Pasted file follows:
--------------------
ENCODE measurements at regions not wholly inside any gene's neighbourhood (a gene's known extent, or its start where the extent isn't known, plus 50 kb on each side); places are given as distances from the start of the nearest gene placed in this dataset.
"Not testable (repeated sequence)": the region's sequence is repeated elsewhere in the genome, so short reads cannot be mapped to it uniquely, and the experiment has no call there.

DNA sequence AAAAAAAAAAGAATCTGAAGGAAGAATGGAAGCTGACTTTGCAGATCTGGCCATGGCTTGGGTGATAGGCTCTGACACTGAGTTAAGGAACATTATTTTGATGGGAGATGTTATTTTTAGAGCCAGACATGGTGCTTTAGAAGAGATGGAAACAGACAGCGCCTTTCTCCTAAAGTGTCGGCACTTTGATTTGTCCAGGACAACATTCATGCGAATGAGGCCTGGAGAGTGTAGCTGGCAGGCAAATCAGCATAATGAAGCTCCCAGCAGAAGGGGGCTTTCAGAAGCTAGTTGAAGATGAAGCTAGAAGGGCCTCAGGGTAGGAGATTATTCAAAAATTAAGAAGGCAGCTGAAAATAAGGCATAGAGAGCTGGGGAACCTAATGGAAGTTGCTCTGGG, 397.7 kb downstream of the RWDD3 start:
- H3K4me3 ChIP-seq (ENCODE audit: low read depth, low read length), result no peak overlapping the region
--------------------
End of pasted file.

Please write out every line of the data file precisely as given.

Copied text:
ENCODE measurements at regions not wholly inside any gene's neighbourhood (a gene's known extent, or its start where the extent isn't known, plus 50 kb on each side); places are given as distances from the start of the nearest gene placed in this dataset.
"Not testable (repeated sequence)": the region's sequence is repeated elsewhere in the genome, so short reads cannot be mapped to it uniquely, and the experiment has no call there.

DNA sequence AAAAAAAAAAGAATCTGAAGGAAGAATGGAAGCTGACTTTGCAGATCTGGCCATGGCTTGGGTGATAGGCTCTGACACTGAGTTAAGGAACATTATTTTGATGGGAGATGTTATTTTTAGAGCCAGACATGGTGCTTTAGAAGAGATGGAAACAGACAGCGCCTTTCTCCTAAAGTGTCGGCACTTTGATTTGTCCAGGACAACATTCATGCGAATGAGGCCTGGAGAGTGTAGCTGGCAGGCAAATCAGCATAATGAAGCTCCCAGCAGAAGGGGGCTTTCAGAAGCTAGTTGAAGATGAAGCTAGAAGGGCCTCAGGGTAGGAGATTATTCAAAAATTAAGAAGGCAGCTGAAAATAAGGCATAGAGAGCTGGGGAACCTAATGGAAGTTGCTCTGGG, 397.7 kb downstream of the RWDD3 start:
- H3K4me3 ChIP-seq (ENCODE audit: low read depth, low read length), result no peak overlapping the region